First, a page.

Since whoever was inside were not deliberately opening the door, John banged at the gate and made a big noise. Those inside were frightened by this sudden development. Finding no one coming out of the house,  he jumped over the gate, reached the main door and started banging it repeatedly. In fear of their life the inmates called their near and dear for help. The news spread like wildfire in the film industry as Producer T.E.Vasudevan of Jayamaruthi pictures  was one of the most respected  people in Madras. It was atrocious that someone created trouble when only women folk were there, and it was decided that whoever responsible was to be given a severe beating. Harry Pothen’s drivers, Padmini’s brother Aniyan, Sobhana Parameswaran Nair, Manikandan Nair  and a whole lot of people were in search of the culprit John. They were looking for him in every possible place at Madras.

It was then George telephoned and told me that any moment they will catch hold of John and beat him up. I then contacted our Producer Minnal and together searched and found John in one of his regular arrack den. We told him a lie that his brother at Kumbakonam wants him to come there on some urgent matter. John was taken to Egmore Railway station and was put in a second class compartment (those were the days of First, Second and third classes) and waited till the train left. On seeing the shabbily dressed John sitting in the second class compartment, a gentleman passenger  seated nearby was staring at him with suspicion. Sensing that, John immediately pulled out his ticket from his pocket, showed it to him and said “Look, I have got a second class ticket”. The man hung his head in  shame as he had thought John was some vagrant travelling without ticket !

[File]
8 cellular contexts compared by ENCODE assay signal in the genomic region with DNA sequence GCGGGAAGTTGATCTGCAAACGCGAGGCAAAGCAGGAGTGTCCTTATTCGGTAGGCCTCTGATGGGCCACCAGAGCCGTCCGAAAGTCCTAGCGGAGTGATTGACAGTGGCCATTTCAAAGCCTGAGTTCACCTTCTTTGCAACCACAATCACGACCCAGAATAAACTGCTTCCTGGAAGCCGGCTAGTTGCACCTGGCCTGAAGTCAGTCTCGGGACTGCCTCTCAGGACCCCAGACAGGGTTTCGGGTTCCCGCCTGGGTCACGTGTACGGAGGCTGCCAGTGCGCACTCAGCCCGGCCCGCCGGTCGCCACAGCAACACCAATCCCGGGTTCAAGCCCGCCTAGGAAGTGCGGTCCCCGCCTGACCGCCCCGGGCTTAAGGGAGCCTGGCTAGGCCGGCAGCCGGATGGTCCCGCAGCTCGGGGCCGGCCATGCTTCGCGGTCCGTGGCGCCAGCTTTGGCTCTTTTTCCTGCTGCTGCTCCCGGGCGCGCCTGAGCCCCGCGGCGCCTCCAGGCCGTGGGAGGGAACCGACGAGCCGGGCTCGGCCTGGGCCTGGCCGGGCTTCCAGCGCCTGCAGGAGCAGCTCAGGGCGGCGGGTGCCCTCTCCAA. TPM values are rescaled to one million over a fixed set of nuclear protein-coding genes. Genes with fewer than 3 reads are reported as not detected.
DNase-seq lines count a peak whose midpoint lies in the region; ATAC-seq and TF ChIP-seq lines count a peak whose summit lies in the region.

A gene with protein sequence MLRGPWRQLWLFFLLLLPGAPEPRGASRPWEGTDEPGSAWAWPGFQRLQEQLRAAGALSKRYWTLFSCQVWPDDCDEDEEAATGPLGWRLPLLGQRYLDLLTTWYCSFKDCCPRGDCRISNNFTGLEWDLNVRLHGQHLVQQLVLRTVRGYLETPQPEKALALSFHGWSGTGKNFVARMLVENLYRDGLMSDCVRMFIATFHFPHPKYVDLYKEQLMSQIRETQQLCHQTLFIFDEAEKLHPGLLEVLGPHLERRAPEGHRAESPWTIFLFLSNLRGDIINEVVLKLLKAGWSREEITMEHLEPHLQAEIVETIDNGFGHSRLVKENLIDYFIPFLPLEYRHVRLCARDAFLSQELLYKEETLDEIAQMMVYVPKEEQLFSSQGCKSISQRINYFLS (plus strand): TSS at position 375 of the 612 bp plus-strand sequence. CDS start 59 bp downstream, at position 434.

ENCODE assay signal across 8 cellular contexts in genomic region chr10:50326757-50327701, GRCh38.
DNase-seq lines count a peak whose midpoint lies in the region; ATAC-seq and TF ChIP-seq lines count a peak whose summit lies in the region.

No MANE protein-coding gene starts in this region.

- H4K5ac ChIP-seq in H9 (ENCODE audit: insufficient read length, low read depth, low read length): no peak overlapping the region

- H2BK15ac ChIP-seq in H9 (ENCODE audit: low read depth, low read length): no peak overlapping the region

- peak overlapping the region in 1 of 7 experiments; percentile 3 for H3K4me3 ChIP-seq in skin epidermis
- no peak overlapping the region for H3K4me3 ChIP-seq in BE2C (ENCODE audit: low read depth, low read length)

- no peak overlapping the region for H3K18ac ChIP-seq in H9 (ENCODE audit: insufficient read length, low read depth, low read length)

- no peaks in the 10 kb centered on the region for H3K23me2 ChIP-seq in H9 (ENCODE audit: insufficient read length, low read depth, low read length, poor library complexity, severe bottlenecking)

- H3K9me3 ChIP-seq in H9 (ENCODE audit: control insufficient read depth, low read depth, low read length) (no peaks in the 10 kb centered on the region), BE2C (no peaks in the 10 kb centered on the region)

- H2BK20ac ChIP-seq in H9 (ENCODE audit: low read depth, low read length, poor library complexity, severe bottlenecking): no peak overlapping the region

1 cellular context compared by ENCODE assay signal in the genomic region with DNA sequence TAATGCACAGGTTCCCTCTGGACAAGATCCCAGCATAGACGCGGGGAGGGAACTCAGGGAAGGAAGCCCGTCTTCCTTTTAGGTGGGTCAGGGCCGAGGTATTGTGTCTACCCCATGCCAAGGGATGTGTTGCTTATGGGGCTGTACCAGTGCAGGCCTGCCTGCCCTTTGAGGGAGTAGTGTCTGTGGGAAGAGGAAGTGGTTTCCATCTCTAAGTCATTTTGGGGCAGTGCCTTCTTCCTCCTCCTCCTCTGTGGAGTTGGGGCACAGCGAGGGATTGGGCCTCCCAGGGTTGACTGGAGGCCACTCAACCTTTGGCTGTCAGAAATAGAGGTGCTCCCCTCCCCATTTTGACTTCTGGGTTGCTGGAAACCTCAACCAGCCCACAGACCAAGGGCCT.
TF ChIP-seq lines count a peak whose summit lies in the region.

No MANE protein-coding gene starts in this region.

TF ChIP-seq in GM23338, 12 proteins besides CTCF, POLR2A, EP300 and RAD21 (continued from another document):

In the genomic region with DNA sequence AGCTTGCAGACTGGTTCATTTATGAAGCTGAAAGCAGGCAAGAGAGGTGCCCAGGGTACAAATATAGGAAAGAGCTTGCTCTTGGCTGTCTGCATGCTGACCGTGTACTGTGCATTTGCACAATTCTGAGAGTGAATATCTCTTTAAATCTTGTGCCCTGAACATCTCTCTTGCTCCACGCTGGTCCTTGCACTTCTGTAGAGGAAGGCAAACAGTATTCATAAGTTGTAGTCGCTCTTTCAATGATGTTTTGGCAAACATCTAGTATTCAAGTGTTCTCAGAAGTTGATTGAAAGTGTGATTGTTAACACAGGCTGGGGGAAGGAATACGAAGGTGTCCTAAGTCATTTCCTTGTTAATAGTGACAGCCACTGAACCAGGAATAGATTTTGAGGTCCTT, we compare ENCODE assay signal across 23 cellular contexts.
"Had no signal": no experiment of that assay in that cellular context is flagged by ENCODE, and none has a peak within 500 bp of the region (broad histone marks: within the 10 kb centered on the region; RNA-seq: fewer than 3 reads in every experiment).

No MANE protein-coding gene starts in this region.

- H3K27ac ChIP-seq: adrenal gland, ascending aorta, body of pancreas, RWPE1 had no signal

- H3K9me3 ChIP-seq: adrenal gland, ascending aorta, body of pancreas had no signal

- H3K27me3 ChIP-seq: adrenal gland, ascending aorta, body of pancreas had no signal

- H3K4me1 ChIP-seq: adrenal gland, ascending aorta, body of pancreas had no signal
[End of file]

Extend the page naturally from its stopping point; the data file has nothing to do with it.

John returned months later well dressed with his shirt tucked in and with a clean shaved face and a nice mustache. He had transformed himself into an entirely new person, totally unrecognizable!

Our Producer Minnal had entrusted the safeguarding of John to me and always handed over the money for our daily expenses to me and not to John.  John was left penniless so that he will not go after liquor. From the money I had, I paid for all   John’s needs like food, beedi and other expenses but liquor was the forbidden item.. I was always with him to see that he doesn’t get access to country liquor sold under the Kodambakkam bridge. Even if he begs, I will not give him money for drinks but once in a while,  I’ll give  him a rupee for a ganja smoke. When he is high on ganja he is a very different personality altogether, very docile and soft mannered and becomes creative singing songs and composing poems. I found that only liquor makes him violent and boisterous bringing out his Satanic nature.